For 21 years the Good Samaritan Inn in Melbourne has provided crisis accommodation for thousands of women and children escaping homelessness and domestic violence. In that time, however, it has faced a significant challenge: because of limited funds The Inn’s doors could only stay open from Monday to Friday.
But as of last month, thanks to a successful application for funding from the Victorian Government, The Inn’s doors are now open 24 hours a day, seven days a week.
“This is simply great news for women and children,” said Michael McDonald, Chair of The Inn’s Board.
“The long-held desire to provide a 24/7 service has lived in the hearts of all involved in its work. As of October the dream became reality. The Good Samaritan as it is expressed in The Inn now has open and welcoming hands every hour of the day and every day of the year.”
Cassandra Williams, Director of The Inn, said the expansion to a 24/7 service had been an objective for many years, but because The Inn was “such a small organisation” it was difficult to achieve.
“When the Victorian Royal Commission into Family Violence handed down its findings and made specific recommendations about crisis accommodation and investing more money and more time into small operations like ours, we were able to use that to make a business case and present it to government,” explained Cassandra.
“That was quite a process, actually… The previous Director, Christine Abson, did a lot of work on that for months and months… It’s very competitive out there, but we worked really hard and I’m really glad that we’ve been able to be successful.”
Cassandra said that planning for, and making the transition to, a 24/7 service had also taken considerable time and effort. Last year, prior to her appointment as Director, Cassandra was employed on a six-month contract to prepare the organisation for a 24/7 service model.
“In that time I updated all the policies and procedures, I did all our new risk assessments, and just basically went through the service with a fine tooth comb to make sure that once we got the money we could basically roll it out straight away,” she said.
Cassandra was employed elsewhere when the news came through that the funding application had been accepted.
“I was so excited,” she said, “because I knew everything was ready to go. All you’d have to do was basically say, ‘Yes we’re opening’ and hire some new staff. So as soon as I came on board that was my plan, to get it up and running as soon as possible.”
Cassandra began as Director in late August, and now one month after making the transition to a 24/7 service, she said “everything is running pretty smoothly”. But the team can’t rest on its laurels; government funding is assigned over 12-month periods.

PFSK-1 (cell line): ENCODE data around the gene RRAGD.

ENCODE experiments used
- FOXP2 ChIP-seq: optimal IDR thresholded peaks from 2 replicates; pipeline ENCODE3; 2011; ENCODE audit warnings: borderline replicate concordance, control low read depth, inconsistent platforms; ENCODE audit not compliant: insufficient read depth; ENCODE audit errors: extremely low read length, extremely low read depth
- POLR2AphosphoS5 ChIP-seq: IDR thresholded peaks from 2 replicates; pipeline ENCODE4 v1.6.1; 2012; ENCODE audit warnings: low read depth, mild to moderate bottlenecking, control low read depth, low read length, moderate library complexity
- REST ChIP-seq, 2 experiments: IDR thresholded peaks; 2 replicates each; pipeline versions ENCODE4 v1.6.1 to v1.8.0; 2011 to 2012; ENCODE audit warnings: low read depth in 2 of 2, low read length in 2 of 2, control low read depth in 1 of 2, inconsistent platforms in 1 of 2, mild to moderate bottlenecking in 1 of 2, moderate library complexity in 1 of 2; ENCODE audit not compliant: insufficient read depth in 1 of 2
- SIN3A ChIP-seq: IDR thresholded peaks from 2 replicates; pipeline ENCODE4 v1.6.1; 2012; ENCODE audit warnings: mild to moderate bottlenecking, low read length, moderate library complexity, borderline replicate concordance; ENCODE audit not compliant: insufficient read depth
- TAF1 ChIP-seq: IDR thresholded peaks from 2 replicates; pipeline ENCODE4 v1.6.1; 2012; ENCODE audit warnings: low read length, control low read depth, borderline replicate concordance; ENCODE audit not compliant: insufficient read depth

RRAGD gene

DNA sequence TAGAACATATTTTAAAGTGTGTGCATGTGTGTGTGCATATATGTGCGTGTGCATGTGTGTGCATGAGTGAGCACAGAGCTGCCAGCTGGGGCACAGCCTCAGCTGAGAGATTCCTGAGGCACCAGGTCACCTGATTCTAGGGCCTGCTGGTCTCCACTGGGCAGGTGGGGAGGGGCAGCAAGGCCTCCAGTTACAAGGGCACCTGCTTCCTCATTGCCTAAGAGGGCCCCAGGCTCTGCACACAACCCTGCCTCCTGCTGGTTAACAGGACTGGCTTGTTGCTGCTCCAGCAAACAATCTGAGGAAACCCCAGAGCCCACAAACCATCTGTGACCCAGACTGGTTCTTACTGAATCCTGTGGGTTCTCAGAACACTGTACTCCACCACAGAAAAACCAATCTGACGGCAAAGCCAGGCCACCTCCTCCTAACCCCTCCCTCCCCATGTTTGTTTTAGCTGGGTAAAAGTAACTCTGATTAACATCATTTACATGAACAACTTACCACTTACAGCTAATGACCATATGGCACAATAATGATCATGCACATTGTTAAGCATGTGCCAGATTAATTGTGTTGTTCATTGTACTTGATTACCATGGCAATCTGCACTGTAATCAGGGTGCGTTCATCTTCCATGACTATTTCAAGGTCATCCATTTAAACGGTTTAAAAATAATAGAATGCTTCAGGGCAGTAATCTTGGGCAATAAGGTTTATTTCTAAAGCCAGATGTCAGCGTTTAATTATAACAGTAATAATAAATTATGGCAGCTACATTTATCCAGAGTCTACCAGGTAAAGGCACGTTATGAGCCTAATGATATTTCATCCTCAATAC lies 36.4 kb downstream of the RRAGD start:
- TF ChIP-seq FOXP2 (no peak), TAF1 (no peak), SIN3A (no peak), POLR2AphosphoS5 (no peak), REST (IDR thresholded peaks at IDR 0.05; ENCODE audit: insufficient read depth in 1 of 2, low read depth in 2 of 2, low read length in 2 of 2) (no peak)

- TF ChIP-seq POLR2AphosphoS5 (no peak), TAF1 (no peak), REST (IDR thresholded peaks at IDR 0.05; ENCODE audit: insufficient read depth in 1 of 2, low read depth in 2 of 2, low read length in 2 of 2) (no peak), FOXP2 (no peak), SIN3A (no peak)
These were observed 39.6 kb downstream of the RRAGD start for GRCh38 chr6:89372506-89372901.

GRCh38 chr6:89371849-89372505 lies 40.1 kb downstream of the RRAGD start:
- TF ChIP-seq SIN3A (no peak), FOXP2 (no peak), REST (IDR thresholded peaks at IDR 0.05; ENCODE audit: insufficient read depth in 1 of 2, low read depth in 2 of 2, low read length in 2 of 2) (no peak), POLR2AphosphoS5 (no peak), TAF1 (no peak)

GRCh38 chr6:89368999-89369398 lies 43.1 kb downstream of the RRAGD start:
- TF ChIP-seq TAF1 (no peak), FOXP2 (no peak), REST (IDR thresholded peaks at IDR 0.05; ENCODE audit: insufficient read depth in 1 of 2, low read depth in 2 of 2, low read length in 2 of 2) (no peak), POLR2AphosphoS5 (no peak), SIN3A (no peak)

“What government is doing now is it’s only giving [organisations] 12 months of funding and saying, ‘Coming up to the 12 months, we’ll reassess and see where you are’. So you’ve always got to be on your game every single year,” she said.
“It’s tough. That’s why it’s so important that we have philanthropic donations as well to keep us afloat.”
Cassandra said The Inn had always relied quite heavily on donations from people in the community, but now that support was even more important.
“People seem to think, ‘Oh well, you’re funded by government now, we don’t need to do anything more’, but it’s almost more important because we’re growing, we’ve got way more women and children needing spaces. We’re trying to expand to get them more accommodation and we just don’t have the funding behind us to service all these people,” she said.
“As soon as somebody leaves we’ve got a referral straight away. There’s no down-time. It’s just so busy. Now that the Royal Commission [into Family Violence] has come out and Rosie Batty’s story is everywhere, more and more women are coming out and admitting the family violence that has been going on in the home for years, and so the services are just chock-a-block.”
A ministry of the Sisters of the Good Samaritan, The Inn began its life in 1996 when Sister Anne Dixon had a dream to welcome and care for people experiencing homelessness into her home. Anne was joined by Sister Helen Mills and together, with many other sisters and volunteers, the Good Samaritan Inn was established.
Cassandra said in 2017 The Inn continues that work providing women and children with a safe, temporary home in which they have the opportunity to rest and recover before their next steps.
“This year The Inn supported 229 women and 274 children through safe and secure accommodation, emotional support and a small amount of peace and security in one of the most challenging times of their lives,” she said.